## 5. Conclusion

In this paper we have shown that solving directly the Maxwell equation for a TM or a TE distribution in an angular spectrum of plane waves in cylindrical coordinates all the field components can be written in term of these integrals that are similar to the integral derived by Richards-Wolf [8]. And after requiring that the spectrum bandwidth product of the transverse electrical field to be minimum in variance, a Gauss-Laguerre profile for the spectrum is recovered.

We show that the experimental result obtained by Dehez [3] is in accord with the basic fundamental mode for the spot size (FWHM). We also show that the more detailed experimental and calculated distribution found by Dorn [1] can be closely described by the combination of the first two Gauss-Laguerre modal distributions.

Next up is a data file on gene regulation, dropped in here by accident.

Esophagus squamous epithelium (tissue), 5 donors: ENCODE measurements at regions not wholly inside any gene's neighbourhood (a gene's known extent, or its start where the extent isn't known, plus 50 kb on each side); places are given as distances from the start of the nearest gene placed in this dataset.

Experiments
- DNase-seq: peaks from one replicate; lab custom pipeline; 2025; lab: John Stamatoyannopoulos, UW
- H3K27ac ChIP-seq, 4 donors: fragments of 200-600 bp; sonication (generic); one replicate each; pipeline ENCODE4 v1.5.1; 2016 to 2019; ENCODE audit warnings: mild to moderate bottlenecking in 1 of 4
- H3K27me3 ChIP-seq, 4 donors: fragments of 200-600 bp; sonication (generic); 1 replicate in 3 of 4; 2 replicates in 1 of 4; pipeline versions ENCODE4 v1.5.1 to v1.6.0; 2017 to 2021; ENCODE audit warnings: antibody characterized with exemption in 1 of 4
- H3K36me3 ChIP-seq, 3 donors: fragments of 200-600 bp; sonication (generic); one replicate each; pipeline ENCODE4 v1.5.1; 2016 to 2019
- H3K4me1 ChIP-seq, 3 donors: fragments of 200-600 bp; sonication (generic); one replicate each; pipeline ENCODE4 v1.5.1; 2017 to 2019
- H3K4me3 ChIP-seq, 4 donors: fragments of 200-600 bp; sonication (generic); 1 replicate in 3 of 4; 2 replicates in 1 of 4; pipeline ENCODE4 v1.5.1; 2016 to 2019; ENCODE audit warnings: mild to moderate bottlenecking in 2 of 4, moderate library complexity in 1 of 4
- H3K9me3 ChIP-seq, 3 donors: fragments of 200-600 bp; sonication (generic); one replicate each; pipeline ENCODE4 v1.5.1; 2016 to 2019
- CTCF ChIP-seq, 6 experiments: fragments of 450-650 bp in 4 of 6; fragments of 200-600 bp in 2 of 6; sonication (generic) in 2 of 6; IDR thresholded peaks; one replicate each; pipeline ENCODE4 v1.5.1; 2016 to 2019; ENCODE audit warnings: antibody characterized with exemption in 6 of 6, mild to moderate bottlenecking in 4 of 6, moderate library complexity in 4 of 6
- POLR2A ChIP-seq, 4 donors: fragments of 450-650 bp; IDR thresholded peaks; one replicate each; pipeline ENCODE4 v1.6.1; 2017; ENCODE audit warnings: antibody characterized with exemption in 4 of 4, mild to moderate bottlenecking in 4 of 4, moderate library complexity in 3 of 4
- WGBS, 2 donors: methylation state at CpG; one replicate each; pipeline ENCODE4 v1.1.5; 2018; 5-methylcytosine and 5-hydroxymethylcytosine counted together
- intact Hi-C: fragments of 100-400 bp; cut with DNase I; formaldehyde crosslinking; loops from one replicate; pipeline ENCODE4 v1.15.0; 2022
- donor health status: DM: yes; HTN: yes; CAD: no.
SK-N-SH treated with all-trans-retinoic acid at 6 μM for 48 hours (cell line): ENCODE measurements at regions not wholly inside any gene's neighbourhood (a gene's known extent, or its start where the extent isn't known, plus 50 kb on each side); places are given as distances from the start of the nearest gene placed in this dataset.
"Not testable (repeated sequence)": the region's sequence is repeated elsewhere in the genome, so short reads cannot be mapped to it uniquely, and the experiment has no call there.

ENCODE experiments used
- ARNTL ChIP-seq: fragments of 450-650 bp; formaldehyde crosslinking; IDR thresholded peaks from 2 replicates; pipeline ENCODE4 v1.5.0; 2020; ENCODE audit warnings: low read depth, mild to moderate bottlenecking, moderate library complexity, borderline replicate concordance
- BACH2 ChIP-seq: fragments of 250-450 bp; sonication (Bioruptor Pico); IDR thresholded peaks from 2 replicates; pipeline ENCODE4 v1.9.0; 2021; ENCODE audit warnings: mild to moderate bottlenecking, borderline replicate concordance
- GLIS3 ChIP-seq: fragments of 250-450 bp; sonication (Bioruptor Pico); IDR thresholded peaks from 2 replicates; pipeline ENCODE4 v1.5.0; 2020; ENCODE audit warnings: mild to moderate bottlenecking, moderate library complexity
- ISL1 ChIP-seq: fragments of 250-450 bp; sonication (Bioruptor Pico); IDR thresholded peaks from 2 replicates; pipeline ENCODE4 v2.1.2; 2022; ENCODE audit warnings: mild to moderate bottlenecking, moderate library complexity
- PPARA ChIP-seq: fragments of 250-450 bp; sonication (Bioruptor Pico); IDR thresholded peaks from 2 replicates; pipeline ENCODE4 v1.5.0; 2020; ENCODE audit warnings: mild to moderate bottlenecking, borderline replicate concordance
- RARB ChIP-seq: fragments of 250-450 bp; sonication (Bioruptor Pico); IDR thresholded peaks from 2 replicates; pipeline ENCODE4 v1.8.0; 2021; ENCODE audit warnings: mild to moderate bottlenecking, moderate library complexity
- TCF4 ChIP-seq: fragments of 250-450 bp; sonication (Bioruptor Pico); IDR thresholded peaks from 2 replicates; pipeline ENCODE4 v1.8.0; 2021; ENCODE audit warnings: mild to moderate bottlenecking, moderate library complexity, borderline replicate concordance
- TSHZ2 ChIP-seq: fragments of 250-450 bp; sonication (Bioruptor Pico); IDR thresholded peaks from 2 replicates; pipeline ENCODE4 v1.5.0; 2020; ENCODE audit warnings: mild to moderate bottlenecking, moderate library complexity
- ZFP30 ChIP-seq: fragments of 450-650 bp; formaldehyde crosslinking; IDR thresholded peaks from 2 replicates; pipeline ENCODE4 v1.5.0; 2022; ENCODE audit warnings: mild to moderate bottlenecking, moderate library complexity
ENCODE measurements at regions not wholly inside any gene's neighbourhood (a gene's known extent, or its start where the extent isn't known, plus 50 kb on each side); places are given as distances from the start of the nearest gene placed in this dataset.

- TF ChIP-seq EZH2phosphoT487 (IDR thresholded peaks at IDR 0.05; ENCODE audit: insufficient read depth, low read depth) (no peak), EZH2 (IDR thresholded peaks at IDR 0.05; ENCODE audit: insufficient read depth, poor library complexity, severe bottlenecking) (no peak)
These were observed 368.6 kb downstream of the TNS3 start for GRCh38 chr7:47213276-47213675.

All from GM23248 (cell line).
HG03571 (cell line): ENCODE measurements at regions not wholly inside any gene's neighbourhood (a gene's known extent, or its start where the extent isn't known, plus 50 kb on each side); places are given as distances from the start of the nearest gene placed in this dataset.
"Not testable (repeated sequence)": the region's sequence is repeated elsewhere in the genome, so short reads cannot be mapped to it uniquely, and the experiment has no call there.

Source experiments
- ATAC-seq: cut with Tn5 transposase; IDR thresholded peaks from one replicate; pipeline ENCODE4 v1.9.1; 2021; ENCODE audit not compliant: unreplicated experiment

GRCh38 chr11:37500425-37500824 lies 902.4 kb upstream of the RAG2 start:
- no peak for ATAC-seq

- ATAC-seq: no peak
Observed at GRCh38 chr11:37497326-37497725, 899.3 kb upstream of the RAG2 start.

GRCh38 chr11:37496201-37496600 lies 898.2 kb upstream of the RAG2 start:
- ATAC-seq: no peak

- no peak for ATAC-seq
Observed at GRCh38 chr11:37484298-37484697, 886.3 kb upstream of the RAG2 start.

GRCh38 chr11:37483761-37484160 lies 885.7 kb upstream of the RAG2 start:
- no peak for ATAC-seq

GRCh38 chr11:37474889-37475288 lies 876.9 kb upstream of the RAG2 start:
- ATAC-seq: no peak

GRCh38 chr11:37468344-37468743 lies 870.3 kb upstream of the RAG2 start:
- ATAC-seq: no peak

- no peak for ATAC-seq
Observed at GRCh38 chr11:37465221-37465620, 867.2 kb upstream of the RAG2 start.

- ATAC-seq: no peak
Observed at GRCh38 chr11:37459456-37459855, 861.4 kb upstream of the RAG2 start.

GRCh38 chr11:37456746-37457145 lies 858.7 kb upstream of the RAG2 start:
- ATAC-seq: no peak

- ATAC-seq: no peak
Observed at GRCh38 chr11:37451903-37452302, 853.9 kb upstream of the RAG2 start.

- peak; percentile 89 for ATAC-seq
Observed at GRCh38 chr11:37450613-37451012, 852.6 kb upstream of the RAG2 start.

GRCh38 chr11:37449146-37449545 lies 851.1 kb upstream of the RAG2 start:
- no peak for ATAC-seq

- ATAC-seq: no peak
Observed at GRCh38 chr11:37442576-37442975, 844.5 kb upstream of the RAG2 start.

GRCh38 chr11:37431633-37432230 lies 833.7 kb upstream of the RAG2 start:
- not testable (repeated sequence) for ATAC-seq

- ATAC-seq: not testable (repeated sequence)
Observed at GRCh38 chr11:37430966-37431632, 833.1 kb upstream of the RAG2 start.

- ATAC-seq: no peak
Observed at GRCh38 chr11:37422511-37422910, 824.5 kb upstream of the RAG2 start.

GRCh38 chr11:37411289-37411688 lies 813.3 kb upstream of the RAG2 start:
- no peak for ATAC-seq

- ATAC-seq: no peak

In the paraxial approximation it is possible to show that each components of the magnetic and electrical field propagate according to a pure self-similar Gauss-Laguerre beam as first shown by Nesterov and Niziev [17].

## Acknowledgments

This research was supported by the Natural Sciences and Engineering Research Council of Canada and by the NSERC Industrial Research Chair in Lens Design.

## References and links